The English Department’s Writer-in-Residence program is shifting gears this fall with the introduction of UWindsor’s first Cartoonist-in-Residence, Scott Chantler, who will take his post in September. UWindsor is thought to be the first Canadian university to step into the realm of cartoon study with its Writer-in-Residence program.
“Comics haven’t always been viewed as worthy of critical study but over the last few decades that’s really changed,” says Chantler. “I’ve always been a big booster of the art form and love that it has become academic fare and it’s one of the reasons I wanted to be part of this opportunity.”
The Waterloo, Ontario, cartoonist wrote two highly acclaimed graphic novels, Two Generals, which was long-listed for CBCs Canada Read, named one of Chapters-Indigo’s Best Books of 2010 and selected for Best American Comics 2012, and, Northwest Passage, which was nominated for Eisner and Harvey Awards. His talent extends to writing for a younger audience with his comic series, Three Thieves, which won the Joe Shuster Award for best comic for kids and was listed as a great graphic novel for teens with the Young Adult Library Services Association.
Chantler was in Windsor last year as part of the comics panel moderated by English professor Dale Jacobs at 2014 Bookfest Windsor. Dr. Jacobs, who wrote, Graphic Encounters: Comics and the Sponsorship of Multimodal Literacy, says the department found Chantler an easy choice.
“We wanted someone who understood sequential storytelling and Scott clearly does,” says Jacobs. “No matter his audience, he understands how to tell a story with both words and pictures.”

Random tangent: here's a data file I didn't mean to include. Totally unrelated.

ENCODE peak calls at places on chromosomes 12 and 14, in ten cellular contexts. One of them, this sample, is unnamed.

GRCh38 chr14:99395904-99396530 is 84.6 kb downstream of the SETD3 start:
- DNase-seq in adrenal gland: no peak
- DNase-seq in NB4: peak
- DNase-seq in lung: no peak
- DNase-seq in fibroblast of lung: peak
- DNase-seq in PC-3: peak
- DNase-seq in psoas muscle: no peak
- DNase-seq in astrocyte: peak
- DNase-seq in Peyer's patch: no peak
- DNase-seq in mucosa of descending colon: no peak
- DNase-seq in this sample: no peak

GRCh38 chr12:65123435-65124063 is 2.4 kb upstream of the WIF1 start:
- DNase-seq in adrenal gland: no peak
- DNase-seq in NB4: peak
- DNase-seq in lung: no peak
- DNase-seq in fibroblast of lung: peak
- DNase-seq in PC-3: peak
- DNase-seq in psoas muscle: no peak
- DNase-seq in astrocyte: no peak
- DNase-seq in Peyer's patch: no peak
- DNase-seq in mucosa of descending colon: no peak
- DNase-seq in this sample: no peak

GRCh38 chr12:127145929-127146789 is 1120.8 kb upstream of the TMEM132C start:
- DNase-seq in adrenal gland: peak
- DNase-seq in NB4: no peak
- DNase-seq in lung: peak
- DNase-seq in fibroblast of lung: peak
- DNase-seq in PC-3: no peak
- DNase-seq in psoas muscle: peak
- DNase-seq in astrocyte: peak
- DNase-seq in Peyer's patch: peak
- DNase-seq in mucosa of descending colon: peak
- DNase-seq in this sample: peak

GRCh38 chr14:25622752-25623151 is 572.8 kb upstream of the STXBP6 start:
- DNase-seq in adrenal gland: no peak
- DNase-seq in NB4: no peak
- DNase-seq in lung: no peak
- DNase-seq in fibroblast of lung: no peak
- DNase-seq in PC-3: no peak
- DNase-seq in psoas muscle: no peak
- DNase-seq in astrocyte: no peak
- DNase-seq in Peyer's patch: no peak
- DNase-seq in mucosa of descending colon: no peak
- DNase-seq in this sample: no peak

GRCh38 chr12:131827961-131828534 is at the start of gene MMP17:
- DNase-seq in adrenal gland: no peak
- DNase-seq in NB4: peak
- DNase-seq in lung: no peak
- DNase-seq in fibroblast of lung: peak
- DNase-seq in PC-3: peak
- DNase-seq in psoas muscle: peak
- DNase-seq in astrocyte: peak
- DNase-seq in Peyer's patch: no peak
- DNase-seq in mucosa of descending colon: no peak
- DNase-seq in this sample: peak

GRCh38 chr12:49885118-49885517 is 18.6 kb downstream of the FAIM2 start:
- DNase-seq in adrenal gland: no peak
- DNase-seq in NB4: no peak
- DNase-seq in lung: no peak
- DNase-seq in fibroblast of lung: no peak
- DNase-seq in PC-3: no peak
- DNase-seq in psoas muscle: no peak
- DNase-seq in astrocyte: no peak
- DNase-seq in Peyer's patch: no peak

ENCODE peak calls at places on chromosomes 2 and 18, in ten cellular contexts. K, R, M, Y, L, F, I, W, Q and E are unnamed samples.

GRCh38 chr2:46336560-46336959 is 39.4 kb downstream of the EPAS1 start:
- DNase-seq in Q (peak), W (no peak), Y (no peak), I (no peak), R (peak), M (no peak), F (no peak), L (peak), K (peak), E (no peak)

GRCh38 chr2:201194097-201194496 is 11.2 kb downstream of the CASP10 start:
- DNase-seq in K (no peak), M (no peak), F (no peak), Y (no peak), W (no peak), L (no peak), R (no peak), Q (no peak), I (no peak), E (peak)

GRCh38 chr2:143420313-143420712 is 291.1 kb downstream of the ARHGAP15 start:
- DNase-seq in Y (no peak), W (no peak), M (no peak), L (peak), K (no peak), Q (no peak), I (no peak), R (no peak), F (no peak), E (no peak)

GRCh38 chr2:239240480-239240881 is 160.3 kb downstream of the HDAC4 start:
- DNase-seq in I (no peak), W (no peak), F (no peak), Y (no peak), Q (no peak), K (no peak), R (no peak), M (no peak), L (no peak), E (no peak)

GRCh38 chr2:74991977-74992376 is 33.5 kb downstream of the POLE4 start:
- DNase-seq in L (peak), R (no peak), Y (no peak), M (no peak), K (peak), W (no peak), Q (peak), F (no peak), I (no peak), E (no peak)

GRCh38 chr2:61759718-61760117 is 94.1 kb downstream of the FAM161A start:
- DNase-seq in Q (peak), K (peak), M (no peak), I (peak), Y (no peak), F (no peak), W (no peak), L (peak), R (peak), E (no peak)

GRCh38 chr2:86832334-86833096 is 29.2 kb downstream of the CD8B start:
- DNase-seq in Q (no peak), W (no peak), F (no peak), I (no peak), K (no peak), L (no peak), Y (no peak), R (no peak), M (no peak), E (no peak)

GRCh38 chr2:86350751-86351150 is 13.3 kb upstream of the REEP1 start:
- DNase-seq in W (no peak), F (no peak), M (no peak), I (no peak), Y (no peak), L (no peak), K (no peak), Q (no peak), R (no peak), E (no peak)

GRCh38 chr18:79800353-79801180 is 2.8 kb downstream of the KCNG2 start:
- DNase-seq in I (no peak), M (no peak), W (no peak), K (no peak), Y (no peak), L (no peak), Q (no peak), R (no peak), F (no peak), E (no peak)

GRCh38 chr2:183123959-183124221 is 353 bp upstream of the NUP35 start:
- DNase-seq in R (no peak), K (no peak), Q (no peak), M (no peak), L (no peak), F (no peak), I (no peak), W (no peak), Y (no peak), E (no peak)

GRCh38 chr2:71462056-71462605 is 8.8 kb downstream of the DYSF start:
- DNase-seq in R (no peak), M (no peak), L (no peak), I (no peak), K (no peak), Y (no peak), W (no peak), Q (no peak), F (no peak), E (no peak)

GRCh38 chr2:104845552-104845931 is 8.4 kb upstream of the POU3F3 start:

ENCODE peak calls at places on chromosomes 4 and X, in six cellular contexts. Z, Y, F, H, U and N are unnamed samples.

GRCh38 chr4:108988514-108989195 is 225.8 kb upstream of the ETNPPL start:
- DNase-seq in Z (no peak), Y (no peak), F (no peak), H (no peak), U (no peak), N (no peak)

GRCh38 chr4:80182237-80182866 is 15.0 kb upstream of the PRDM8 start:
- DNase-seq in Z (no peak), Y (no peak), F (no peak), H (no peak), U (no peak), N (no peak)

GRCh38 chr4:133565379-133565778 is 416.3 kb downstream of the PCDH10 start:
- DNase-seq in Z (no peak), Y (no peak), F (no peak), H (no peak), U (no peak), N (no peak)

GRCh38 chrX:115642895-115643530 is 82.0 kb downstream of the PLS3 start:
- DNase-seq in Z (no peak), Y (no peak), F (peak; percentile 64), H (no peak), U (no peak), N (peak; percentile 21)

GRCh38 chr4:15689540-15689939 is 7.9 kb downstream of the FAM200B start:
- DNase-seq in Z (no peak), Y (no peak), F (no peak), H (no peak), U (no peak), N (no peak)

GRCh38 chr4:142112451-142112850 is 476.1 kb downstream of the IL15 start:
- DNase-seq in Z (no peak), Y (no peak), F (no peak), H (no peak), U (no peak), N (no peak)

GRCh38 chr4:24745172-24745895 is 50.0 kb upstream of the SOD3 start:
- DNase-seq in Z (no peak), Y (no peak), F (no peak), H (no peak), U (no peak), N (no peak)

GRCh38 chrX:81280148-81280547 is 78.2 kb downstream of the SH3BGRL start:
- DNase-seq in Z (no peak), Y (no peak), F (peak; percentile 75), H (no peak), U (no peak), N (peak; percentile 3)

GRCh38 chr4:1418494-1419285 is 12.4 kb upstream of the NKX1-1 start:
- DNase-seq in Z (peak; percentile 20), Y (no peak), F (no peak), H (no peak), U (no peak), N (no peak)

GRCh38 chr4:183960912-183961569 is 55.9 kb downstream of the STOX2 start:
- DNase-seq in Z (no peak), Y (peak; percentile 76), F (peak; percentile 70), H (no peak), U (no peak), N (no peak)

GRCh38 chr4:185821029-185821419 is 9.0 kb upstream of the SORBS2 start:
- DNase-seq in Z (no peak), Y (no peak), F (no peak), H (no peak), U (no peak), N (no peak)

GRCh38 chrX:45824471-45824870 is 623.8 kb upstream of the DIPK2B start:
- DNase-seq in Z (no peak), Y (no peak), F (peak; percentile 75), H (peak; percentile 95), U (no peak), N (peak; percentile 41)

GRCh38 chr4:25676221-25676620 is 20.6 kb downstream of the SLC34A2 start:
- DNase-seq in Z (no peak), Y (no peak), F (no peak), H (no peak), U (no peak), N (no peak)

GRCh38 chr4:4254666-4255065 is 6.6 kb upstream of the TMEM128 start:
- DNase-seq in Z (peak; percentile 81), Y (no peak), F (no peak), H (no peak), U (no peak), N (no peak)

Chantler’s Two Generals will be part of Jacobs’ Comics Theory course this fall, while Chantler is around to sit in on the class and speak to students.
“We’re really pleased we can have a cartoonist for this round of the Writer-in-Residence program,” says Jacobs. “There’s a good buzz with people across North America excited that this is happening at a university.”
Writer-in-Residence activities include mentoring and reviewing student work, as well as public lectures and workshops. Chantler says he is comfortable giving educational talks to audiences ranging from grade three to graduate students, and wants to convey the unique way comics communicate a story. He says many people blow through comics too quickly, only ingesting the text.
“The text and the art combine into one visual medium where art is text too,” says Chantler. “It’s a visual medium and that is where the real story telling comes through. I like to say you have to read the pictures.”
While in Essex County Chantler also plans to research the war of 1812 for a future project. The Cartoonist-in-Residence position is jointly funded by UWindsor and The Canada Council for the Arts.